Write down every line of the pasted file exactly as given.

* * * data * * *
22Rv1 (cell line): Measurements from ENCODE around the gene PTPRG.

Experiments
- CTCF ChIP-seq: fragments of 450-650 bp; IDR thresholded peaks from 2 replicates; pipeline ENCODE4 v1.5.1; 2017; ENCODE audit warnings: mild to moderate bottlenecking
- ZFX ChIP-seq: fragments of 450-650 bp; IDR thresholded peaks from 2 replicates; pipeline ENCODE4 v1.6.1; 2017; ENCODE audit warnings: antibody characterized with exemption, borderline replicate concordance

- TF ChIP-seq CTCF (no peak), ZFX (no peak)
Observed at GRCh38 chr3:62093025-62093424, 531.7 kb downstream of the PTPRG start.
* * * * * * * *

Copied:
22Rv1 (cell line): Measurements from ENCODE around the gene PTPRG.

Experiments
- CTCF ChIP-seq: fragments of 450-650 bp; IDR thresholded peaks from 2 replicates; pipeline ENCODE4 v1.5.1; 2017; ENCODE audit warnings: mild to moderate bottlenecking
- ZFX ChIP-seq: fragments of 450-650 bp; IDR thresholded peaks from 2 replicates; pipeline ENCODE4 v1.6.1; 2017; ENCODE audit warnings: antibody characterized with exemption, borderline replicate concordance

- TF ChIP-seq CTCF (no peak), ZFX (no peak)
Observed at GRCh38 chr3:62093025-62093424, 531.7 kb downstream of the PTPRG start.